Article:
For anyone with a Mac and a reasonable media library it’s hard not to recommend Plex as a wonderful tool for managing and viewing your library. App’s have taken Plex to a new level and made it even easier to find and watch streaming content thats now freely available on the internet. Hopefully the review and the screenshots have given you a taste of what a great looking application Plex is. Next in the series is another XMBC fork, Boxee which promises to do the same as Plex but tap into the social aspect of media playback.

Mac Mini Media Centre – Energy Settings and iTunes Library

With the hardware plugged in and my essential software and codecs installed I was going to crack on with Plex but I needed to sort out my iTunes library and also make a decision – to sleep or not to sleep.

iTunes Library
A quick recap on my hardware setup. I have purchased a Mac Mini and will be using it as a Media Centre device for under the TV. Connected to the Mini is a Drobo. The Drobo holds all my media keeping the Mac Mini virtually free of content. I also currently have an iMac and Macbook pro. My iTunes library was sitting on the iMac but I wanted to move it to the Drobo and access the content from the iMac or the Mac Mini.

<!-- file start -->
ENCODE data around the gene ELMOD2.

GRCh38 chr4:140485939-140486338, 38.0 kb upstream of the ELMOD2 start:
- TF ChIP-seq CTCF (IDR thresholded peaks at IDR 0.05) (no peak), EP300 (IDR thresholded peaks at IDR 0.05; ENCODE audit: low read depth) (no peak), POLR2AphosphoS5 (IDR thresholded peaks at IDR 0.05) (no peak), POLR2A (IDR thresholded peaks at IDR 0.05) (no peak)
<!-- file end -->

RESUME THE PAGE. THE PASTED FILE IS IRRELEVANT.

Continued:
Moving the iTunes library was fairly straightforward as I let iTunes manage my music. This is a setting in iTunes preferences which means iTunes looks after the naming and location of all my iTunes managed media. To move the content I followed an excellent guide at iLounge on Transferring your iTunes Library. As I had moved to the iTunes 9 Media layout all I had to do was change the media folder location in iTunes Advanced preferences, then goto File, Library, Organise Library and select Consolidate Library. This copied all the media from the iMac to the Drobo via the network share I had created. Once this was complete I checked that all files including podcasts, movies and mobile applications had been copied and that all my music was now referencing the Drobo – do this by right clicking on a track and selecting Get Info. At the bottom of the Summary tab a Where field details the location of the file.

Once confirmed I then removed all the media content from the iMac. Happy days, or so I thought.

Energy Settings